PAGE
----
(From the Daily Telegraph, London, by Richard Alleyne, 7 September 2009)

Humans may have evolved to believe in god and superstitions because it helps them to co-ordinate group action better, scientists claimed.
Religion became a survival instinct, according to researchers who studied the way brains develop from childhood and behave during spiritual experiences.

Groups of humans with religious tendencies benefitted from their beliefs, perhaps because they co-operated and had a greater chance of survival.
They thrived compared to their atheist relatives and, after many years, the instinct was passed on in their genes.

The findings challenge campaigners against organised religion, such as Richard Dawkins, author of The God Delusion. He has argued that religious beliefs result from poor education and childhood “indoctrination.”

Prof. Bruce Hood, a psychologist at Bristol University, has suggested that religion is similar to children’s belief in imaginary friends. He said: “Our research shows children have a natural, intuitive way of reasoning that leads them to all kinds of supernatural beliefs about how the world works. As they grow up, they overlay these beliefs with more rational approaches but the tendency to illogical supernatural beliefs remains as religion.”

Prof. Hood, who will present his findings at the British Association’s annual meeting this week, sees organised religion as just one of many supernatural beliefs. In one study, he found that even atheists balked at the idea of accepting an organ transplant from a murderer, because of a superstitious belief that an individual’s personality could be stored in their genes. “This shows how superstition is hard-wired into our brains”, he said.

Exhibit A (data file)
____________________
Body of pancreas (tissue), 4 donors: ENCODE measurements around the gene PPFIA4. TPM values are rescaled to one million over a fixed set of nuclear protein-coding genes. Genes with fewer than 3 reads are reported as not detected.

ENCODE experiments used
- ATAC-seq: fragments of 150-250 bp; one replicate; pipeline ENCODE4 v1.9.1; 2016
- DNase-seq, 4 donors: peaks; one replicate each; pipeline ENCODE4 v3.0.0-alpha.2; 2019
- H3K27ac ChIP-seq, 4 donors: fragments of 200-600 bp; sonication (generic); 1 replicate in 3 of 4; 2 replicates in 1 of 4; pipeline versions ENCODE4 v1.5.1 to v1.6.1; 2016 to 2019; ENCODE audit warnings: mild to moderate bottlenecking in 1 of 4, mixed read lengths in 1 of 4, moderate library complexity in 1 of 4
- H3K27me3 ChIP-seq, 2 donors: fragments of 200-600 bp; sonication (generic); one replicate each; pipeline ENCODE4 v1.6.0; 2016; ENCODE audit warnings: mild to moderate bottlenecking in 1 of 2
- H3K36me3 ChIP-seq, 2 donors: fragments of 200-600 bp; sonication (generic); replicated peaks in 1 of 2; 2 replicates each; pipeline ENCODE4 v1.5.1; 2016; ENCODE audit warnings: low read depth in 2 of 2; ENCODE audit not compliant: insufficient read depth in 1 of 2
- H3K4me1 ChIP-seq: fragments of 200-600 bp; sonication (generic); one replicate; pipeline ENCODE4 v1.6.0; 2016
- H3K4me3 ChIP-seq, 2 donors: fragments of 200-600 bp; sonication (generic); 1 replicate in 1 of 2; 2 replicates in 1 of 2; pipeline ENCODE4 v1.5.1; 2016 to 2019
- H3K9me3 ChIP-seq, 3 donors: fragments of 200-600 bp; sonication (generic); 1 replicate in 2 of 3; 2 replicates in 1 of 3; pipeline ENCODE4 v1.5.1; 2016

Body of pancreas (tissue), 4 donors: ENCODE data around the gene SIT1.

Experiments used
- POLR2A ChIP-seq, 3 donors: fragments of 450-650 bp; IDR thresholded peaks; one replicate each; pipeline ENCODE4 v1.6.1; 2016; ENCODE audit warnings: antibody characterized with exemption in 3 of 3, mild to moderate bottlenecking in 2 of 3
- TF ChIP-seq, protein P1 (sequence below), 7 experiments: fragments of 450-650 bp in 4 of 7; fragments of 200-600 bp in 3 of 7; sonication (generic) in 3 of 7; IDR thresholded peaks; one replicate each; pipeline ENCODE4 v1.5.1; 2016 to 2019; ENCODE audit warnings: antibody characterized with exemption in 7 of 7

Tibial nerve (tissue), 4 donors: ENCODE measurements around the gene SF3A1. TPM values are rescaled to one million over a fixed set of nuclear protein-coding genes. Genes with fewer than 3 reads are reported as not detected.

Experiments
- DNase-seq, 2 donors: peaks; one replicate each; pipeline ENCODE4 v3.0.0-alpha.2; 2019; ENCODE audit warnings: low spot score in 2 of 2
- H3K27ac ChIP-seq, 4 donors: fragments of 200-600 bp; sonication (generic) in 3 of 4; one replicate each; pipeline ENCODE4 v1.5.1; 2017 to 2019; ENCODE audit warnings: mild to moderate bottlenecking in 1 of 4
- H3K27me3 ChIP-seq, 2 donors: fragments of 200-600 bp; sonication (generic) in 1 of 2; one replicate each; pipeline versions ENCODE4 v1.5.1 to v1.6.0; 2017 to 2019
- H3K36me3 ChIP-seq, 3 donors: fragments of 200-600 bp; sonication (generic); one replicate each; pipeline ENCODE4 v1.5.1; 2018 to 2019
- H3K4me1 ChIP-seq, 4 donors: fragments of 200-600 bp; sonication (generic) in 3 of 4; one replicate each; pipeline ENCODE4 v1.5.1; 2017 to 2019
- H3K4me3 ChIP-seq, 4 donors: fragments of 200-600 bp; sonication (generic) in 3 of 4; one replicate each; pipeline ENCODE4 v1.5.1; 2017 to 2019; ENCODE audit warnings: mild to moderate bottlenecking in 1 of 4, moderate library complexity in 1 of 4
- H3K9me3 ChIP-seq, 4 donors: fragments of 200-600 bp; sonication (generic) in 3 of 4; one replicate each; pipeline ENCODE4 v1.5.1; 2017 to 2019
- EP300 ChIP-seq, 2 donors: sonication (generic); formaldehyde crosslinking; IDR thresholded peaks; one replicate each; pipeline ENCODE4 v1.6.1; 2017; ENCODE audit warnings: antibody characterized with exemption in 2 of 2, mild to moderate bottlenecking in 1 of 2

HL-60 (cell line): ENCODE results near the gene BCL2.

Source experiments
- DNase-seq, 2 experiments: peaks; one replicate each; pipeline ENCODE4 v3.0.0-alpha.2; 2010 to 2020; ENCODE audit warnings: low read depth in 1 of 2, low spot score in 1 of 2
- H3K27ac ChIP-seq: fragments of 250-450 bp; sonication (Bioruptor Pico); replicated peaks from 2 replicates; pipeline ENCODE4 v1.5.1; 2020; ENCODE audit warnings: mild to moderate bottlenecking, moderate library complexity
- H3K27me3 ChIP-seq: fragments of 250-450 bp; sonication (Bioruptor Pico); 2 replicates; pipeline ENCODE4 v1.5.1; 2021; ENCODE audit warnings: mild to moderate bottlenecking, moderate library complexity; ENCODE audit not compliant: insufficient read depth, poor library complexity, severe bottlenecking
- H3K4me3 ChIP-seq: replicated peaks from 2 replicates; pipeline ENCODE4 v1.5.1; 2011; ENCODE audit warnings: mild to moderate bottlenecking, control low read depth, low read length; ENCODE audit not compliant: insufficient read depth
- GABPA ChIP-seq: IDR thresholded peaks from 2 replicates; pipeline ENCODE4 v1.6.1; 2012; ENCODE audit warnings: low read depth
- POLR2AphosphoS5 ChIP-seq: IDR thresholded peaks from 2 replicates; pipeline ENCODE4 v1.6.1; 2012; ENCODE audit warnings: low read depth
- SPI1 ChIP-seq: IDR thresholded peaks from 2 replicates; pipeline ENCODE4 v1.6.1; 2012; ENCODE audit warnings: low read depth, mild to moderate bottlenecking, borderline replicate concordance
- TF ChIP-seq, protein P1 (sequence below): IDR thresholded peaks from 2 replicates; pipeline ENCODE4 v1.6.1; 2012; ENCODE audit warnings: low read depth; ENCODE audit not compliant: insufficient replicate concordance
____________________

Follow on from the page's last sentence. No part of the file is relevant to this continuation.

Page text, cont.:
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The video fails to identify the real problem. Instead it comes up with the reasons that the average American thinks are responsible for failure of US schools. These are almost entirely mythical. While people continue to try to address the wrong things education will not improve in the US.

There are many industrialized countries whose educational system outranks that of the US who have good State-run schools and a zoning system which restricts students to the school in their area. Lack of competition is not the problem.

The percentage of students who do well on external measures is not an indication of how good the teaching is at the school. It depends far more on the intellectual ability of the student population. The real measure is how the students perform relative to their tested intellectual ability. If gifted students perform at or slightly above the national norm then the teaching at the school is bad. If intellectually impaired kids perform at average to slighly below average levels then the teaching at the school is good. Comparing the average scores for both schools would lead the naive reader to the opposite conclusion.

There are several real problems.

1. There is no national curriculum and external educational standards which all schools and students have to conform to. US lobby groups are strongly against such things on the grounds that “teachers would only teach to the test”. So? That’s how it is done in countries that consistently out-perform the US on educational achievement measures.

2. Elementary teaching relies heavily on the input of parents as co-teachers. When students fail the teachers blame the fact that the parents don’t help the students with their homework or their reading. In better performing countries teaching is restricted to those with formal qualifications in the area.

3. School performance is ordered according to the average performance level of its students. This is a highly unreliable indicator of the school’s actual performance in relation to its students. The easiest way for a school to appear excellent under this type of measure is for the school to restrict its student population to those with high IQs and families with high socio-economic standing. The surest way for a school to appear to be bad on this measure is to accept a majority of students with low IQs and specific and general learning disabilities, especially if these are accompanied by membership of families with poor socio-economic standing.